I was hoping that someone could explain why the Throttle PID's are designed like this.

This is like a feed forward controller design that is then stabilized by the PID feedback loop. That is ok.


Why is the feed forward gain based on to desired rate squared? (propeller static force is proportional to (delta RPM)^2 from what I can find on the net but ESC's aren't very linear anyway)

Why is the limit on the output set to 3200 when the output of the throttle should be only 0 to 1000? (I may be wrong here but I have done my best to check this)

Why didn't we get rid of the rate squared term and just use the PID loop?

Why didn't we get rid of the Throttle Cruze offset and just use the PID loop and not reset the I term? This approach may stop that "my copter dropped out of the sky when I switched to altitude hold mode" problem. Even if the I term is zero to start with at least it can correct it's self while in this flight mode instead of having to fly in Stabilize Mode for 10 to 15 seconds.

I just want to reassure everybody that I am not having a go at all the hard work the developers have done on this project so far. I am just enjoying working towards helping improve the code. Before attempting to improve things I want to understand why things are the way they are.

I would really appreciate any help and discussion that people can contribute.

Edit:

Ok, I was slack and didn't put the control input into the diagram. Here it is.

It is a bit complicated to work out from the code because the throttle control is very non linear. Navigation control does something similar but it has set THR_ALT_P to 1/4, limited from 100 to 180,if going up and 1/6 if going down, limited from -10 to -100.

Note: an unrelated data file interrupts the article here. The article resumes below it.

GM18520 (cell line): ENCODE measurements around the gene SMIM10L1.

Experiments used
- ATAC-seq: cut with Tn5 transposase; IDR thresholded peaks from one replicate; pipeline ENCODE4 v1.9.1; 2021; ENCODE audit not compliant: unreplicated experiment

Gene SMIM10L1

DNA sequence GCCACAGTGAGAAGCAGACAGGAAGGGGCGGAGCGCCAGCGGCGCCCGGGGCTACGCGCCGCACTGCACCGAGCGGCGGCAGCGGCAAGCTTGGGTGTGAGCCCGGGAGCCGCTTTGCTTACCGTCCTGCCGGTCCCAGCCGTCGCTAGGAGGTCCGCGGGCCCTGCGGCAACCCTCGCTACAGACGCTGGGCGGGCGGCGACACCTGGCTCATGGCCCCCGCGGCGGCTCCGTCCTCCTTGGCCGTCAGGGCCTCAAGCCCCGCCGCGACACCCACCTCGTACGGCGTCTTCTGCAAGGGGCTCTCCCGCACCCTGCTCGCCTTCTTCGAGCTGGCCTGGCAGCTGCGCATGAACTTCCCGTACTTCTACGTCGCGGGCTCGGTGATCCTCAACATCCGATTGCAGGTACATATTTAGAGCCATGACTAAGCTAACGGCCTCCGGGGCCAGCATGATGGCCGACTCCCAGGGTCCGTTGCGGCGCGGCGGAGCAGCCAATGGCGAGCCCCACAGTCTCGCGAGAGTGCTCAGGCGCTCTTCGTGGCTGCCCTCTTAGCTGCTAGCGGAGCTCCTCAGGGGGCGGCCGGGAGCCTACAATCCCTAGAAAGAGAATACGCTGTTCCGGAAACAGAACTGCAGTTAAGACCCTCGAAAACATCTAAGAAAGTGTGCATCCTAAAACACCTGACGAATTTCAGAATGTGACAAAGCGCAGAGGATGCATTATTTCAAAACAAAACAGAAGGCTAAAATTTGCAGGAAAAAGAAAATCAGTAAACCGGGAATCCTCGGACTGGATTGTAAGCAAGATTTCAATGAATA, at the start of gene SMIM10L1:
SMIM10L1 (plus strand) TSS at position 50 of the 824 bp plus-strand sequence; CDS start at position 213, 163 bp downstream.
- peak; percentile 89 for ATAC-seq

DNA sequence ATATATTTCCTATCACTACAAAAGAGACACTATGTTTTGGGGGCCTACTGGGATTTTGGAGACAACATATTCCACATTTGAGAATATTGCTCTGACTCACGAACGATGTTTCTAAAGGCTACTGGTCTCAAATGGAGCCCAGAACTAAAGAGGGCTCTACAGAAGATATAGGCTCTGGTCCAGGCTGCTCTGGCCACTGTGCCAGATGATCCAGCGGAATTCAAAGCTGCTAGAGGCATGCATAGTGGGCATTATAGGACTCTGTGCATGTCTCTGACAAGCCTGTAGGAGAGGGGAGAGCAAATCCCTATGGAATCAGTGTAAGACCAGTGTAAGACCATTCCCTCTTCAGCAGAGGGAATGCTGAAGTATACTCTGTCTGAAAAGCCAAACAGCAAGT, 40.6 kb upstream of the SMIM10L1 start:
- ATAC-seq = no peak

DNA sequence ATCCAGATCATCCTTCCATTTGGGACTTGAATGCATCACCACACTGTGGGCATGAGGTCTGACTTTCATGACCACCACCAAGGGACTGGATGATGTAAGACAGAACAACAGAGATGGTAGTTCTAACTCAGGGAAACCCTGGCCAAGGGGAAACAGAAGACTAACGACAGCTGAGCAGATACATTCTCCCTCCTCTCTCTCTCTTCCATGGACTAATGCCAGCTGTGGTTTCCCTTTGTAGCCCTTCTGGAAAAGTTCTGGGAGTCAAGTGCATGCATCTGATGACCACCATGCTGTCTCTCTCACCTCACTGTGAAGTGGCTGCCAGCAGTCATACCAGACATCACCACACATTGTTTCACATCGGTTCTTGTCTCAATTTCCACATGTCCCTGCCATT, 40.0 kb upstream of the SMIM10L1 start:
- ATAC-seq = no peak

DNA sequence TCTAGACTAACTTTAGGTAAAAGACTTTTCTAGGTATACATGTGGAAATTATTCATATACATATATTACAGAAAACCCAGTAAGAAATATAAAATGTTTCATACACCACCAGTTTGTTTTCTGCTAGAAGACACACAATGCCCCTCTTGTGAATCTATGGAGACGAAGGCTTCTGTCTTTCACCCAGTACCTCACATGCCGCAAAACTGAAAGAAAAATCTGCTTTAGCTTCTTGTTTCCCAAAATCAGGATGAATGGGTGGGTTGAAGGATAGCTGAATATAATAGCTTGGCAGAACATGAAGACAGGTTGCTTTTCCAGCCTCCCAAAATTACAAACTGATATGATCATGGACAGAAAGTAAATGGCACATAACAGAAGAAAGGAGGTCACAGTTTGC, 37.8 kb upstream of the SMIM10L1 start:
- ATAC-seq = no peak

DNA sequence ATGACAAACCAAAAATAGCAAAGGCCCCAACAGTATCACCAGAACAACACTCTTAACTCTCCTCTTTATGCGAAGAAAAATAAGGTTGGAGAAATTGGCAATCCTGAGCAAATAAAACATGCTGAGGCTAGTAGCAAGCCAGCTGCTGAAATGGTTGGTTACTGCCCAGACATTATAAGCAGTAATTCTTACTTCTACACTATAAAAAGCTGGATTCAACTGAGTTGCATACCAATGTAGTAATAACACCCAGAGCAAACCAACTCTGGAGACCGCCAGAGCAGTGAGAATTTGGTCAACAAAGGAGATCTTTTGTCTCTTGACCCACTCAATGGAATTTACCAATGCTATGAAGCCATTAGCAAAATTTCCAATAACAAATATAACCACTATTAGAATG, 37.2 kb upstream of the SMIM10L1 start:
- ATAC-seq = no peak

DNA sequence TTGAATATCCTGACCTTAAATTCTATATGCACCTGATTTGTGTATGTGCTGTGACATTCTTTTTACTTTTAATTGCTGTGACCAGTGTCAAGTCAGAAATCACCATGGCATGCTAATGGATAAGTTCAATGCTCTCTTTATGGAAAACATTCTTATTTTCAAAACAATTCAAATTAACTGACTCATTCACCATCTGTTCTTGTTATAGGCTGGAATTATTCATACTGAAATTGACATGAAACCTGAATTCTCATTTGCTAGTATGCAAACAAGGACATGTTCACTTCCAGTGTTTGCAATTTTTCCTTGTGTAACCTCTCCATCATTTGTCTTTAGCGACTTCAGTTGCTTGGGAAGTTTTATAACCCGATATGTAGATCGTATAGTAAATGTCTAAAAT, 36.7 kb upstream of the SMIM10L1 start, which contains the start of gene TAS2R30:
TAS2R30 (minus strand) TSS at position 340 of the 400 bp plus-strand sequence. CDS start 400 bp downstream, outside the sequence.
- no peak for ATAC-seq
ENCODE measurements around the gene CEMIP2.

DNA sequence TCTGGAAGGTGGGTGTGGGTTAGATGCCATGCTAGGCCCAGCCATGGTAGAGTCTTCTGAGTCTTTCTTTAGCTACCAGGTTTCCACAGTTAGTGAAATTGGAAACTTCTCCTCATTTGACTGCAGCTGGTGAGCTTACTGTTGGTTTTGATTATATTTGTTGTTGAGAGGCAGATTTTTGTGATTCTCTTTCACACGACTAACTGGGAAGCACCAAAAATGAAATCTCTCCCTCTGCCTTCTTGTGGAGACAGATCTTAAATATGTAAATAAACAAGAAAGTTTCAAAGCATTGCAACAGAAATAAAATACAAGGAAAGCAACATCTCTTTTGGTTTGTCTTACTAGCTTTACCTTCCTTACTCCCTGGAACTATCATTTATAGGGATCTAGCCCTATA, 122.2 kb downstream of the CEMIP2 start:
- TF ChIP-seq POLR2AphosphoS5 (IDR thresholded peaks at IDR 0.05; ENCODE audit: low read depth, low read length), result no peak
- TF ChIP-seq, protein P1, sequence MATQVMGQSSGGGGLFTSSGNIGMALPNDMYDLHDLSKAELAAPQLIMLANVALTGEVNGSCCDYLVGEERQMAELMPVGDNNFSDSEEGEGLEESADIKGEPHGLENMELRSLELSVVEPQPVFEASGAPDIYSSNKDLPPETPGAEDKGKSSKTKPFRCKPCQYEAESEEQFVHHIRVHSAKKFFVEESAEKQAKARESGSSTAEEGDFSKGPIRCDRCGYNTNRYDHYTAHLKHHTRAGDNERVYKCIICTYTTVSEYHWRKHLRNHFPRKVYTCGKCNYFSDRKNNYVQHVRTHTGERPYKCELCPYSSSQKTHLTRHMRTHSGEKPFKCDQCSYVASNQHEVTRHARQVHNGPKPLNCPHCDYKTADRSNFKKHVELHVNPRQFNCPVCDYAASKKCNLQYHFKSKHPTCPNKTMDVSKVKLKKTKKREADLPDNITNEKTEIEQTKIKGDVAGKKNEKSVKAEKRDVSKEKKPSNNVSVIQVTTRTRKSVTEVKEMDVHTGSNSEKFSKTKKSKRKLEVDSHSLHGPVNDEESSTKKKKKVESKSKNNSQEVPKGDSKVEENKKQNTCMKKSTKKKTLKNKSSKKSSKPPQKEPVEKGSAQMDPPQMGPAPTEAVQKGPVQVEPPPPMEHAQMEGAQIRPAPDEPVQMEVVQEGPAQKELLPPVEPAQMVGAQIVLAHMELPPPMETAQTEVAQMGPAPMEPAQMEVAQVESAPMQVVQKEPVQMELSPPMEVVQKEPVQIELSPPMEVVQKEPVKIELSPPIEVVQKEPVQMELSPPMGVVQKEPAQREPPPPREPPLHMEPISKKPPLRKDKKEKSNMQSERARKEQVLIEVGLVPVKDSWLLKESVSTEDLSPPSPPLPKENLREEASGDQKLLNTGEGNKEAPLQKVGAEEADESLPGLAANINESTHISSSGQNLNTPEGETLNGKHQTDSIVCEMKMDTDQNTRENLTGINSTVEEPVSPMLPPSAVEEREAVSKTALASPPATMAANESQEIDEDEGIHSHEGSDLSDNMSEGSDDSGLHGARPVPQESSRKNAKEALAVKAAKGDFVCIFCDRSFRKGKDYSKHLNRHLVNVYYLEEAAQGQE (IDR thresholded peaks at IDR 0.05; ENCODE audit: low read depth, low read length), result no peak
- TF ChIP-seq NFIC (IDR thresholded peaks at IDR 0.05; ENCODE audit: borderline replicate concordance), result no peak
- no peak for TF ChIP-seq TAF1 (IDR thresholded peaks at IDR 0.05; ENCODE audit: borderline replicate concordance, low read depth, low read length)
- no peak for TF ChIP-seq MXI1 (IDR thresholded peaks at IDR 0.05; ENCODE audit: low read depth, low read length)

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Developer
Comment by Pete Hollands on August 25, 2012 at 12:20am

Could you add a link to the code that your examining ?


Developer
Comment by leonardthall on August 25, 2012 at 12:41am

The two parts of the code that I am looking at relating to the Throttle control are:

http://code.google.com/p/ardupilot-mega/source/browse/ArduCopter/Ar... (Lines 1828 to 1840)

http://code.google.com/p/ardupilot-mega/source/browse/ArduCopter/At... (Lines 355 to 377)

Thanks for taking the time to have a look!

I realize that this part of the code is only used when changing altitude and that the Cruze throttle is updated when in Altitude Auto mode here:

http://code.google.com/p/ardupilot-mega/source/browse/ArduCopter/Ar...

I will have to add the Throttle Auto diagram as well.

Comment by Phil Cramer on August 25, 2012 at 5:44am

I find the throttle control to be very sensitive and tricky while trying to maintain a constant altitude. Small stick inputs yield too large a response from my 3DR quad, APM2. I'd like to fly Stabilize mode at the same altitude for shooting steady video. It's hard enough to control roll and pitch directions without having to 'fight' the throttle. 

I'm anxious to see if there's some activity with the code to help with this 'sensitivity.' TIA.


Developer
Comment by leonardthall on August 25, 2012 at 7:24am

Hi Phil,

Are you taking about the throttle being too sensitive in Stabilize mode or in Alt Hold mode. Because Alt Hold does a pretty good job at maintaining altitude. It can be a bit abrupt and bouncy when changing altitude but very steady at constant altitude if the pids are tuned well.

I found the throttle very sensitive in Stabilize mode too and the way I addressed it was to adjust the center point of my throttle throw to be at hover then added expo. It was like night and day for me.

Comment by Phil Cramer on August 25, 2012 at 7:37am

Leonard, yes, too sensitive in Stabilize mode. I need to work with Alt Hold mode more and get better at going in and out of that mode. It's been a bit scary knowing that the throttle will have "shifted" when exiting Alt Hold.

I wish I had expo on throttle. My radio is Spektrum DX7s and no expo or rates on throttle. Time for a new system? Not practical now. I like your center point adjustment tip. Is that a Tx setting or can it be done with MP? I'll see if I can figure a way to do it. Thanks! 

Comment by Gerard Toonstra on August 26, 2012 at 12:08am